More of these shows are available as downloads only, including one as far back as 1973.  I'm all for this stuff, even as I criticize them.  You don't have to get them, but for big fans, the more the merrier when it comes to archive releases.

Tuesday, November 18, 2014


Jack de Keyzer has been the man for a long time. We don't need to embarrass anyone here, but I haven't lived in Toronto since the mid-80's, and that's when I first saw him. How come when I try not to embarrass someone, I always end up embarrassing myself? Anyway, along the way, de Keyzer has won himself plenty of awards, and one of those was the blues Juno for 2010, for his CD The Corktown Sessions. That was recorded live in Hamilton's legendary Corktown Tavern, the oldest bar in Canada or something like that. It's a grand place to see a blues band, I can say from experience.

For his new album, de Keyzer returns to the scene of the crime. It's not a matter of re-booking the Corktown; instead, he checked out the original tapes of that night back in 2009, and found another album's worth of material worth releasing. It's not out-takes or also-ran's either. The band was hot the whole night, and it must have been hard not putting most of these on the first album. His cover of Muddy Waters' You Shook Me features ferocious guitar solos. At one point he plays a run that takes him away from the key but back into it seconds later with an ingenious progression, something jazz pros would love. The guy can play; he is a monster.

This disc is a little more covers-heavy, six tracks to four originals, and three of them are a little too common, All Along The Watchtower, I Heard It Through The Grapevine and Shake Your Money Maker. But even those shopworn classics de Keyzer manages to spruce up with his flair. A working-class bar in a working-class city, this is where the real stuff goes down.

Monday, November 17, 2014


It's a year of looking back and wondering about the future for Wilco.  20 years in, few bands have gone through such major upheavals and kept growing.  There's few bands period that can say the best work wasn't during the first rush of excitement.  As this collection shows, there have been highlights throughout, no plunges and quite a substantial legacy.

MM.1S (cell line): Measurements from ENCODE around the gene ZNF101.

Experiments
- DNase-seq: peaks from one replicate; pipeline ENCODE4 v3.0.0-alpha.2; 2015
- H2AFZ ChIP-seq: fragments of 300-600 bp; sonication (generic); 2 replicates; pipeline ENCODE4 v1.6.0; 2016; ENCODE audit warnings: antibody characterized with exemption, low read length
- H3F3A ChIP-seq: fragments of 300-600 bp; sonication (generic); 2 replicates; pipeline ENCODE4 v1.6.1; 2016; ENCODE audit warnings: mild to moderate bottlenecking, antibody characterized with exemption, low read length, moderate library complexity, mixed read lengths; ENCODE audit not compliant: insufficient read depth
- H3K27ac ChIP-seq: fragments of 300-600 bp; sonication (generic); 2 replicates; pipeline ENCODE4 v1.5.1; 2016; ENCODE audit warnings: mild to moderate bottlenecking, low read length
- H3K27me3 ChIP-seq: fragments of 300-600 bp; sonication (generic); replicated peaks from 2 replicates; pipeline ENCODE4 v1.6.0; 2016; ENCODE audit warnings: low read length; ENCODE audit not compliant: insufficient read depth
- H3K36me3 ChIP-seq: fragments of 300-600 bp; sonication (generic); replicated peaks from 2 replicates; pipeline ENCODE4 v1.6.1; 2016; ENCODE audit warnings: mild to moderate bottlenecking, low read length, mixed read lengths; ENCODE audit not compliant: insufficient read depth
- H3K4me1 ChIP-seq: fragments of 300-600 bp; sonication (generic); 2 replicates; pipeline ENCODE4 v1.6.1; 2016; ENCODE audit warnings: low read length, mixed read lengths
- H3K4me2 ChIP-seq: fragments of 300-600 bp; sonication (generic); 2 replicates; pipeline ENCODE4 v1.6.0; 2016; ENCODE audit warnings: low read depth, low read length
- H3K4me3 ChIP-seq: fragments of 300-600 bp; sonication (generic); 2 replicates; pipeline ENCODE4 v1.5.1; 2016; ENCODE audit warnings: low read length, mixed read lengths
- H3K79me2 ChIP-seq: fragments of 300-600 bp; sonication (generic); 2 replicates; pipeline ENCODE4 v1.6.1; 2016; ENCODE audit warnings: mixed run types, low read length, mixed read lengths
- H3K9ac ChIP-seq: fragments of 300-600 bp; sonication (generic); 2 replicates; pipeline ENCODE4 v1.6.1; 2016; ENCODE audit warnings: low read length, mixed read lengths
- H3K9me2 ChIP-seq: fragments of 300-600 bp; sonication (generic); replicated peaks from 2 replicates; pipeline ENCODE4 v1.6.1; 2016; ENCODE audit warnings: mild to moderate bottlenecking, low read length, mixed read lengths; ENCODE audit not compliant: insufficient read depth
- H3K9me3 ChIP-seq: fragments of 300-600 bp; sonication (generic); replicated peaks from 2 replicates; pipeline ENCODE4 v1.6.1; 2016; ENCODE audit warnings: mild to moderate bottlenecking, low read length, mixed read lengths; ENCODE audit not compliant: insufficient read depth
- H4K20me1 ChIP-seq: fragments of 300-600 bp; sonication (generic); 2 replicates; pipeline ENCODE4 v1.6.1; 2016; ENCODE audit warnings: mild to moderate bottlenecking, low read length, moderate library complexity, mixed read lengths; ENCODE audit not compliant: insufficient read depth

What's Your 20? is advertised as essential tracks, 38 of them spread over two discs.  It would be pretty hard to argue with that title or the majority of the choices.  Each studio album is represented equally, including the Mermaid Avenue sessions, with three tracks, including the beloved California Stars.  The second album, Being There, includes the terrific one-two punch of Monday and Outtasite (Outta Mind), when Jay Bennett joined the group and helped steer the ship towards concise, and effective roots-rock.  But as was so openly documented in the break-up film I Am Trying To Break Your Heart, Jeff Tweedy needed to be in charge, and needed to make more left-field and artistic albums.  Bennett was out, free-ranging avant-guitarist Nels Cline came in, and against the odds, Wilco became more popular, not less.  Perhaps it was simply that there were lots of great roots-rock bands around, but none like this. 

Disc two sees a whole new band, with Tweedy's lyrics a fascinating combination of sentiment and nostalgia, crossed with occasional bursts of surrealism and the feeling it's all a dream.  And when things get too pretty, he can unleash Cline to blast some newly-invented sounds from his strings.  There's a philosophical depth to most of the songs, and a playfulness that suggests Tweedy is winking at all this.  How serious is he when he suggests in Wilco (The Song) that his band will be there to love the fans?  Well, yes and no, they are genuine in their connection with the audience, and they have one of the richest relationships with the hard-core, but Tweedy's a disconnected voice in the headphones, happier to be the presenter of music folks love, and he's not going to have dinner at your house.

It's a set that keeps throwing favourites at you, especially on disc two, when tracks such as Jesus, Etc., Heavy Metal Drummer, Theologians, Handshake Drugs and Walken see the band come into their own.  There is nothing new here, but don't fear fans.  Instead of throwing on a couple of rare cuts, you'll find them and much, much more on a new four-disc set of non-album material called Alpha Mike Foxtrot.  I'm now going to digest that, and get back to you.

Sunday, November 16, 2014